HOW TO STUDY FOR THE MPJE
This is the time of year where finals reign and graduation is around the corner. After you receive your diploma, pharmacy graduates are eligible to sit for the NAPLEX and MPJE so that they can be licensed in their desired states.
The Multistate Pharmacy Jurisprudence Exam (MPJE) is a 120 question test covering federal and state laws that is designed to test the subject's mastery of pharmacy law.
Is is it hard? I would say so. I've always thought some questions were predictable, but about 70% was filled with complete randomness which is why you kind of have to know everything.
I've taken four MPJE exams and passed them all on the first try. Am I an expert, no, but I do think some of my study techniques are helpful which is why I'm going to pass them along.
1. Know what to expect
The MPJE consists of 120 questions. The majority - 83% - is on pharmacy practice, 15% is on licensure, registration, certification and operational requirements, and 3% on general regulatory requirements.
The questions are multiple choice but most are k type (A only, A and B, A, B, and C, etc.....).
Yep, you can't get around this. Because of the nature of the questions, you have to know your material well in order to pick the best answer.
I always started studying at least three weeks ahead of time. If your school offers a review course, take advantage of it! If you are able to get study materials from someone, do so! I know some retail chains offer study materials as well.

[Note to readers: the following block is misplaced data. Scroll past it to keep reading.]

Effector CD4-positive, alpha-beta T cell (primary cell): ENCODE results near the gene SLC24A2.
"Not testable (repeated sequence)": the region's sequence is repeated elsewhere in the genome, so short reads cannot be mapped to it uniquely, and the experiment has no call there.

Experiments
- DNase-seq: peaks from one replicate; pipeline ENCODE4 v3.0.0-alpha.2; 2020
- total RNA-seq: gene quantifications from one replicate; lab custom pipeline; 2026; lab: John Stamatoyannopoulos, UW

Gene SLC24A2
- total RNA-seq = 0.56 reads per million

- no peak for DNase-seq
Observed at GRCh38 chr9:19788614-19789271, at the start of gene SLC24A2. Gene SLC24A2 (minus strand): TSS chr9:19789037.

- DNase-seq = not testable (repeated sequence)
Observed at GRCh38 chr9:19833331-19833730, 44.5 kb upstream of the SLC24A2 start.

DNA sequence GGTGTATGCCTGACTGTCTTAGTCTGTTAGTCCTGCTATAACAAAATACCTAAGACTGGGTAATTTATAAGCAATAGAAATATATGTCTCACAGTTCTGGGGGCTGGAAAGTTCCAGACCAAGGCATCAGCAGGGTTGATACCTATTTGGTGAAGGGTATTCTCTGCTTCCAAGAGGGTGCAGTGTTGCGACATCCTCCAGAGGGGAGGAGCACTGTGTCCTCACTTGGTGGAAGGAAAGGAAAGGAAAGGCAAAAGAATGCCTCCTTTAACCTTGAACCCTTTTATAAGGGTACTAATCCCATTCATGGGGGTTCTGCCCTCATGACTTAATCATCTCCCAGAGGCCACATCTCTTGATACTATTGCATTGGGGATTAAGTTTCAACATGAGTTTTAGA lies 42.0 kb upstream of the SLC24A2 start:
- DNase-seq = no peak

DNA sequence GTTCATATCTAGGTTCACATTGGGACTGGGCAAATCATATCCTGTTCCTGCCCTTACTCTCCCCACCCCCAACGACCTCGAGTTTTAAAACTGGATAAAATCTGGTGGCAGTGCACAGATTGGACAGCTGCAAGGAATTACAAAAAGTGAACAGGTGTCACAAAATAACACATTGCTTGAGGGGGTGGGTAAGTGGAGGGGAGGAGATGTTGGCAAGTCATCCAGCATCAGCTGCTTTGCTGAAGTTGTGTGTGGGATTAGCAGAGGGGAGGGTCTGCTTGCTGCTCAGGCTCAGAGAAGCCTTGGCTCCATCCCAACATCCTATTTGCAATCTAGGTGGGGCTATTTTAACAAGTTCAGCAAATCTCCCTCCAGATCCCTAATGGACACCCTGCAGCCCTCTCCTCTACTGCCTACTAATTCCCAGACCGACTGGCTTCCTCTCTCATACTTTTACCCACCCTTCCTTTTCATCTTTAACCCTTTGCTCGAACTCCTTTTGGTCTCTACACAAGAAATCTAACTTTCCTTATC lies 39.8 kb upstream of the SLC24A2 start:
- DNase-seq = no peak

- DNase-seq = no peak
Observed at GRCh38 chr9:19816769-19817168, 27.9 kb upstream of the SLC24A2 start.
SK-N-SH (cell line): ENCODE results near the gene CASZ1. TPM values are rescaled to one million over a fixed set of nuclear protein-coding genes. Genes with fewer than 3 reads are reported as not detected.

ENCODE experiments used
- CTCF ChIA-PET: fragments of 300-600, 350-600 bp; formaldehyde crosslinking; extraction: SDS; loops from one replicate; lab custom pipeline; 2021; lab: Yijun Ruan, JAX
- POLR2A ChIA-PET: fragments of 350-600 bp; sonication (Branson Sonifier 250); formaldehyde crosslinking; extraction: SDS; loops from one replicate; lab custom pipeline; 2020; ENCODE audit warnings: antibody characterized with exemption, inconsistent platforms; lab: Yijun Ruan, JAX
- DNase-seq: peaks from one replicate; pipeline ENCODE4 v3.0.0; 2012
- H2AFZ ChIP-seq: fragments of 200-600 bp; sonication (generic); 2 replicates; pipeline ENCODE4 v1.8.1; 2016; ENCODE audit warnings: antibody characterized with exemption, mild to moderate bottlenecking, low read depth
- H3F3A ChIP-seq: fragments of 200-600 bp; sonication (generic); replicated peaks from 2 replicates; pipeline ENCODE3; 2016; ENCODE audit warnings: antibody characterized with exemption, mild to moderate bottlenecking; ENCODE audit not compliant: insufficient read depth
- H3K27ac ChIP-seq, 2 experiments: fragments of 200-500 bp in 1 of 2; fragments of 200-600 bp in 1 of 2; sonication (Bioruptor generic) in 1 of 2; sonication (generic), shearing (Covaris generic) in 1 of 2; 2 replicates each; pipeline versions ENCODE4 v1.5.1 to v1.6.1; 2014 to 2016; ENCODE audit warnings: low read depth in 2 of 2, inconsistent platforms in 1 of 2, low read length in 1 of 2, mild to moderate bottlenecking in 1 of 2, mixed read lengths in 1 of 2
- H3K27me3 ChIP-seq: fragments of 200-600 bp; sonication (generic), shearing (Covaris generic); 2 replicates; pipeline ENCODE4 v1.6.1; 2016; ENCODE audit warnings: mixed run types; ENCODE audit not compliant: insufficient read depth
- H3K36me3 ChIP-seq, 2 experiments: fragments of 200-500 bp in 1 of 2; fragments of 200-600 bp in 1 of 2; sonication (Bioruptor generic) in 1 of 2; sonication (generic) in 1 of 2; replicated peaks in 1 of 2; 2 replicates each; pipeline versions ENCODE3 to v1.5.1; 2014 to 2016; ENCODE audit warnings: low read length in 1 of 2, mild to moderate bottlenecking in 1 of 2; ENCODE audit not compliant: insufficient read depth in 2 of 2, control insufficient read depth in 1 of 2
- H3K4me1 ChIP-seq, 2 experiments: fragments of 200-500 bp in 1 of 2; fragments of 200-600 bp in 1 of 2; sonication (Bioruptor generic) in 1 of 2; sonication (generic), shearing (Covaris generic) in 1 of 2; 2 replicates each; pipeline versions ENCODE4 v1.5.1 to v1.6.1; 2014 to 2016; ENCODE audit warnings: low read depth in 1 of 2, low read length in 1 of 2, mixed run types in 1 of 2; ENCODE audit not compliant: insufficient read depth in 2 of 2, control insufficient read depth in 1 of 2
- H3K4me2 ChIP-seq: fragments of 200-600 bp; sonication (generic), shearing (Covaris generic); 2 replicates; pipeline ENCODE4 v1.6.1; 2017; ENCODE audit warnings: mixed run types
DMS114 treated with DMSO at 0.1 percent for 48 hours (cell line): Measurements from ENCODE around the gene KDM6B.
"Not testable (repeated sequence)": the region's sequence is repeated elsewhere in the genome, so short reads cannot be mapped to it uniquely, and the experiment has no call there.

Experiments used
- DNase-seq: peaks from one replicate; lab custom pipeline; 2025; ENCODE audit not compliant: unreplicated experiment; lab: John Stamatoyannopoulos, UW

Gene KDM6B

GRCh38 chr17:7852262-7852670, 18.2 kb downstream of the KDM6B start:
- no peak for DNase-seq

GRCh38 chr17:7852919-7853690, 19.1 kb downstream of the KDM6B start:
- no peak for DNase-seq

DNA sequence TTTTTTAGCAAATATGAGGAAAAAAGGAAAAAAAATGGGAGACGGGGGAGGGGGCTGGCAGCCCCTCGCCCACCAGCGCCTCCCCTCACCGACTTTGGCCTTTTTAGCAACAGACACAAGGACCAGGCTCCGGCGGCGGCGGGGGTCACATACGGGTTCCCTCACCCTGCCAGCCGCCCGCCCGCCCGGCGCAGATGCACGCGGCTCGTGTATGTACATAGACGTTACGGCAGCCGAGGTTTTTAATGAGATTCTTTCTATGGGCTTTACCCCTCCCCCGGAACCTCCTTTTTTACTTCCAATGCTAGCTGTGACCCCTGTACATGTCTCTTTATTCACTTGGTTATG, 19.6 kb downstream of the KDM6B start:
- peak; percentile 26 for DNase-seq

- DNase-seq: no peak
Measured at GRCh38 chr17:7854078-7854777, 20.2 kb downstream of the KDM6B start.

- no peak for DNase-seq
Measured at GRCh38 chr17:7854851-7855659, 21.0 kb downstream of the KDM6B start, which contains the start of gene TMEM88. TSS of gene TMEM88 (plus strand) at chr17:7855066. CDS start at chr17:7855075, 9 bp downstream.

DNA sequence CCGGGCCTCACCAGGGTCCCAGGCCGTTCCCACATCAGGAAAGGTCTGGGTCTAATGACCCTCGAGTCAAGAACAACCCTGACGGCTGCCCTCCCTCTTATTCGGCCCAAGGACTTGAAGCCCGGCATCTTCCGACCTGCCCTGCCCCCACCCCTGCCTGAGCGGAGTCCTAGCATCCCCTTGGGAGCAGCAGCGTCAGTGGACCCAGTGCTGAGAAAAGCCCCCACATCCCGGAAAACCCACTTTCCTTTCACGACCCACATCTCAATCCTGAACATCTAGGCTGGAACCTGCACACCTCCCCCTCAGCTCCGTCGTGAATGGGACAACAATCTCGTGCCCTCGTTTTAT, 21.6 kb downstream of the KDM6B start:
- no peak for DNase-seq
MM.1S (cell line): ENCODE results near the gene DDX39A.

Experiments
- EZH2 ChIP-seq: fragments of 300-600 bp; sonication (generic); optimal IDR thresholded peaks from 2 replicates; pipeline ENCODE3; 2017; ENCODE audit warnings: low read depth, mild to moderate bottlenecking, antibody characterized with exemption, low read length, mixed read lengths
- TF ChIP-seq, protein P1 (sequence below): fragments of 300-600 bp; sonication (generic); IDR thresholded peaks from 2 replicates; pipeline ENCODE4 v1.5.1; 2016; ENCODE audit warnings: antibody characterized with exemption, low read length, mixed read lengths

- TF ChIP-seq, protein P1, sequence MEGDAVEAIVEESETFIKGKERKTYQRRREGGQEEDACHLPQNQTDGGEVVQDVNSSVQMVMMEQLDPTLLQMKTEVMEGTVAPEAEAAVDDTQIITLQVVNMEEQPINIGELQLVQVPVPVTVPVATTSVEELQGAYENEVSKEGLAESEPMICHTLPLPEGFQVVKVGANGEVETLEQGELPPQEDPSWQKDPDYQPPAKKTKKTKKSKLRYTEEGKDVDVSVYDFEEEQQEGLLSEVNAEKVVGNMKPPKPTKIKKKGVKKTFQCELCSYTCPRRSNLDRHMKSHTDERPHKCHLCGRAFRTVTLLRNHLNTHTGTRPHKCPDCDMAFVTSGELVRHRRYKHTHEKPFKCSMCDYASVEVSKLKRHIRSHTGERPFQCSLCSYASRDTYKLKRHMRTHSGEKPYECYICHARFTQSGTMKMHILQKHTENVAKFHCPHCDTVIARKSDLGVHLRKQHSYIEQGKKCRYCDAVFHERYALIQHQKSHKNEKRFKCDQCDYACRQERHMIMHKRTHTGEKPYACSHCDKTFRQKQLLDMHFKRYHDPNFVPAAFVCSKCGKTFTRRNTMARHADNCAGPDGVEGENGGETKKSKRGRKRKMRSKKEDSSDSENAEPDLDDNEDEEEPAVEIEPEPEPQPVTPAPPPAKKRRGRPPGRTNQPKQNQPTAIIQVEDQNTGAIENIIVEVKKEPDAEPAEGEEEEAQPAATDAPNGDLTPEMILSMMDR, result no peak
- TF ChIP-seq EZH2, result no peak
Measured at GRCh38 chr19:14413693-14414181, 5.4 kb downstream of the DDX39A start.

For state law, I always focused heavily on strange rules (Florida has a negative formulary, if you have consultant pharmacist, nuclear pharmacist, CPP, or other specialty certification, long term care facilitates, emergency kits, etc...) and on controlled substances!! Focus a lot on controlled substances. Know which ones are in which class and definitely know if one has recently been rescheduled (hydrocodone). Also, there is usually a question or two on licensure and ratios for pharmacists and pharmacy technicians.
or federal law, I usually review my classroom notes and skim through this law review book a few time. Know laws (like what law regulates samples, what is an orphan drug, what law was a result of thalidomide, biosimilars, which law was the first to require that drugs be both safe and effective).
3. Test questions
I've never really liked practice test questions. I'm not sure why, maybe because I have the information neatly stored in my brain and the questions mess it up a little. In any case, if you have practice questions for the MPJE, it's very helpful. I received some practice questions who lived in the state I'm moving to and some of the questions covered topics that weren't covered in any of the study material and weren't things that I would have intuitively thought to study.
Think about questions that will likely be covered. I've never taken a test where adulterated vs. misbranded wasn't on the test. Study drugs with different dispensing regulations - iPLEDGE, S.T.E.P.S.
I will say that I spent more time on practice laws than I needed to just because I remembered them being on past tests. They will ask a couple of questions (Pharmacy Practice Act, etc..) but they are only 3% of the test.
And of course controlled substances - how many days do you have to fill a prescription (this has been drastically different in each state I'm licensed), refills, when can a CII be faxed or called in, how many days supply can you get for a control, etc....
5. Rest, relax, and just do it
There is a point where you know everything you will know or you are just completely burnt out. For me, this happened the Tuesday before my test. I eased up on the studying the next few days and then did one final overview of the material the two days before the test.
Get enough sleep, get to the test center early, and start your test. Take your time reading questions. You don't want to make a silly mistake because you misunderstood what the question was asking.
Eliminate, eliminate, and then choose the best answer!
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